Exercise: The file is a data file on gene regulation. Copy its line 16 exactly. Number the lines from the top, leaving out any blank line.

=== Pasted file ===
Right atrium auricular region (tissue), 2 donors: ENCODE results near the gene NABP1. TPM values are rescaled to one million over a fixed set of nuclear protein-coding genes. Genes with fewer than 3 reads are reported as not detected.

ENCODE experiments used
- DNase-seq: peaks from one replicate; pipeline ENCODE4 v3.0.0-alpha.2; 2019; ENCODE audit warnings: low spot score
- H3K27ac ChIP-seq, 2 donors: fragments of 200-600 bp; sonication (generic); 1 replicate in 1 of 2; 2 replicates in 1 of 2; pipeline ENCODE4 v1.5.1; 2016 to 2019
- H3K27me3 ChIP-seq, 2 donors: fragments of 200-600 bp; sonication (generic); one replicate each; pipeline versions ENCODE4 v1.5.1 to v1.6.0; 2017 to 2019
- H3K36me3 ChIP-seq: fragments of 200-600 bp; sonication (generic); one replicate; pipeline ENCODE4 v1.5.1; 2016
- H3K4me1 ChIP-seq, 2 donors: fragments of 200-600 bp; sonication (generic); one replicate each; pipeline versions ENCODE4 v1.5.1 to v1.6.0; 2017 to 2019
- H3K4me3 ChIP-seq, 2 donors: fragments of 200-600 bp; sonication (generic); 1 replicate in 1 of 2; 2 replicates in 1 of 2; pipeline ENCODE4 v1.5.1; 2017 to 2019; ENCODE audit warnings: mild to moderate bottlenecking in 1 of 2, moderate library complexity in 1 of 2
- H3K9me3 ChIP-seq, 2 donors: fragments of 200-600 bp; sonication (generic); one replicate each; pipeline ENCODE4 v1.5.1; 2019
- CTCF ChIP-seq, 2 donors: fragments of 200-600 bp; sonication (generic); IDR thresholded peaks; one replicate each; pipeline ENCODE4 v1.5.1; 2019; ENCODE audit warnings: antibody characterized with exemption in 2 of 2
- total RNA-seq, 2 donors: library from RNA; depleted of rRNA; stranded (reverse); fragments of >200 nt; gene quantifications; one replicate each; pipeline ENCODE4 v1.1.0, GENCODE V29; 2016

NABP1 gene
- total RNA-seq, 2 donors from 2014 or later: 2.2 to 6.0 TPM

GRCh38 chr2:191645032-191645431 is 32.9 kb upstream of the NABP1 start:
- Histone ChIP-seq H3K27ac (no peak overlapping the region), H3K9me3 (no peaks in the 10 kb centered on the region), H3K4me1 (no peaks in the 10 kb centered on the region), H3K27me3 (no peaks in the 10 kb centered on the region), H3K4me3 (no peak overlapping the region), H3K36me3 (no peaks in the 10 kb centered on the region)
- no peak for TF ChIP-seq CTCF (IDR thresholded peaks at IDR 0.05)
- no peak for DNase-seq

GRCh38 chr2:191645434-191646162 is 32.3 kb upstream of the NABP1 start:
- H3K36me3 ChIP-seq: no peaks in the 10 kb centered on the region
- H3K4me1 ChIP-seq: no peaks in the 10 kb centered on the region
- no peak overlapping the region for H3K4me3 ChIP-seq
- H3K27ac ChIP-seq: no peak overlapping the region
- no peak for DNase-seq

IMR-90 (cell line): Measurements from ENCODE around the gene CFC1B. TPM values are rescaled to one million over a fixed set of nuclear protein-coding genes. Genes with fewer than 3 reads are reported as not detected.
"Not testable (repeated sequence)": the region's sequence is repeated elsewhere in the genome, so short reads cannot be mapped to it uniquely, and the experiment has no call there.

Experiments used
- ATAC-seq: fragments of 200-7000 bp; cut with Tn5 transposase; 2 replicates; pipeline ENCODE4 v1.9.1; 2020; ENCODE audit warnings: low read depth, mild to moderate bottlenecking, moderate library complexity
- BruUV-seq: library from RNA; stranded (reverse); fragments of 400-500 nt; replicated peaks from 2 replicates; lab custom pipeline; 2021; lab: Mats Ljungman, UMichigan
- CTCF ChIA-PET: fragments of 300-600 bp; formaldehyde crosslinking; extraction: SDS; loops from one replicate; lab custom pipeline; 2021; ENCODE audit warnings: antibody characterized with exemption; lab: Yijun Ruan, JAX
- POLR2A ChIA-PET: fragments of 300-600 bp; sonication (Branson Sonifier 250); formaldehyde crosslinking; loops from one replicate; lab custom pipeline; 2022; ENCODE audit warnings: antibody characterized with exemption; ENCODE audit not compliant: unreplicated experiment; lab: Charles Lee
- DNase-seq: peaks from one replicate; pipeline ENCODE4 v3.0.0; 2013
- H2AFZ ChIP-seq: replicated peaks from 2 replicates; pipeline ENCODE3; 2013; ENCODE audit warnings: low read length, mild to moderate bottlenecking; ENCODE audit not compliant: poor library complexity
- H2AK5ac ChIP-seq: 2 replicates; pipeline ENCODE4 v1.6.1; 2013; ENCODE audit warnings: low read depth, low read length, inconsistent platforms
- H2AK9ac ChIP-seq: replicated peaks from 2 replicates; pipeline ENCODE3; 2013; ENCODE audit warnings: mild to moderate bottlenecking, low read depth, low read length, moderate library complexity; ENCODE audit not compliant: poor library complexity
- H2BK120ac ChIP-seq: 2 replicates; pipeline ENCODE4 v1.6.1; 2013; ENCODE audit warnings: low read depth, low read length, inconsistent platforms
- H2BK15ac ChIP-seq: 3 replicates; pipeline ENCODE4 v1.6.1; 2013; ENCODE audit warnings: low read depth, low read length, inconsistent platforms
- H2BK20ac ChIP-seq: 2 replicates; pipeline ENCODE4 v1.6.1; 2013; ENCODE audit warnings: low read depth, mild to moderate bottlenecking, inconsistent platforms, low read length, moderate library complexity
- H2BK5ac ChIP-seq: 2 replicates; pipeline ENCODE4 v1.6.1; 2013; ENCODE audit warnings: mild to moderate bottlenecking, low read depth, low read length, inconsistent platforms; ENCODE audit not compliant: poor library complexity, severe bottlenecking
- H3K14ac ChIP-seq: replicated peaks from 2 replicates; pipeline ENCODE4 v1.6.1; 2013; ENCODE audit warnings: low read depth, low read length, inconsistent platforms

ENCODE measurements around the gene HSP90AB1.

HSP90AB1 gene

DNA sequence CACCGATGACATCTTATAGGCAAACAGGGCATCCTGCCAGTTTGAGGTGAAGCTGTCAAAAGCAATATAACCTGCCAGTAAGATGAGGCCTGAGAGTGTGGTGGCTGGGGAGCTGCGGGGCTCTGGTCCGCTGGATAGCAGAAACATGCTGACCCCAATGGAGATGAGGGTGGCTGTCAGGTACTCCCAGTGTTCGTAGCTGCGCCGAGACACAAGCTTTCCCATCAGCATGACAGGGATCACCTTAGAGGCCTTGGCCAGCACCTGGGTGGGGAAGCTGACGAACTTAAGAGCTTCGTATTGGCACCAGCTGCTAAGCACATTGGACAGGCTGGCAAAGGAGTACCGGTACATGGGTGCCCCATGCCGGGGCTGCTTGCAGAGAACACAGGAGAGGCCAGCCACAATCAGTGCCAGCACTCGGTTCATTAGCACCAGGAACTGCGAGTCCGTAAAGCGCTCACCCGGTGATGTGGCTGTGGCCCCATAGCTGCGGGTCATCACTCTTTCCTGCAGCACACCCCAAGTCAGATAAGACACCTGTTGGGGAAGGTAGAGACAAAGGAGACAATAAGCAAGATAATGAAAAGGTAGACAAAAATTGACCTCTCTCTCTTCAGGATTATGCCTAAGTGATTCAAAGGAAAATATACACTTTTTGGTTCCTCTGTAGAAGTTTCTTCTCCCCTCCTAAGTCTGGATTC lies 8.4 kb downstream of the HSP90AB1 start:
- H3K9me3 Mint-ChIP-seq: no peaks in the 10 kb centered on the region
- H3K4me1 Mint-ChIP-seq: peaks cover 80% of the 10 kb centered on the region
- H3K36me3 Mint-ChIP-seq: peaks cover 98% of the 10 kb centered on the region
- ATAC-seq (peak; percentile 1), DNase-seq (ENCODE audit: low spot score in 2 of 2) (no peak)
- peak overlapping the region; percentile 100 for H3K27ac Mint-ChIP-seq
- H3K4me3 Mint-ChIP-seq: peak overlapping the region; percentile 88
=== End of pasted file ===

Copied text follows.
- no peak for TF ChIP-seq CTCF (IDR thresholded peaks at IDR 0.05)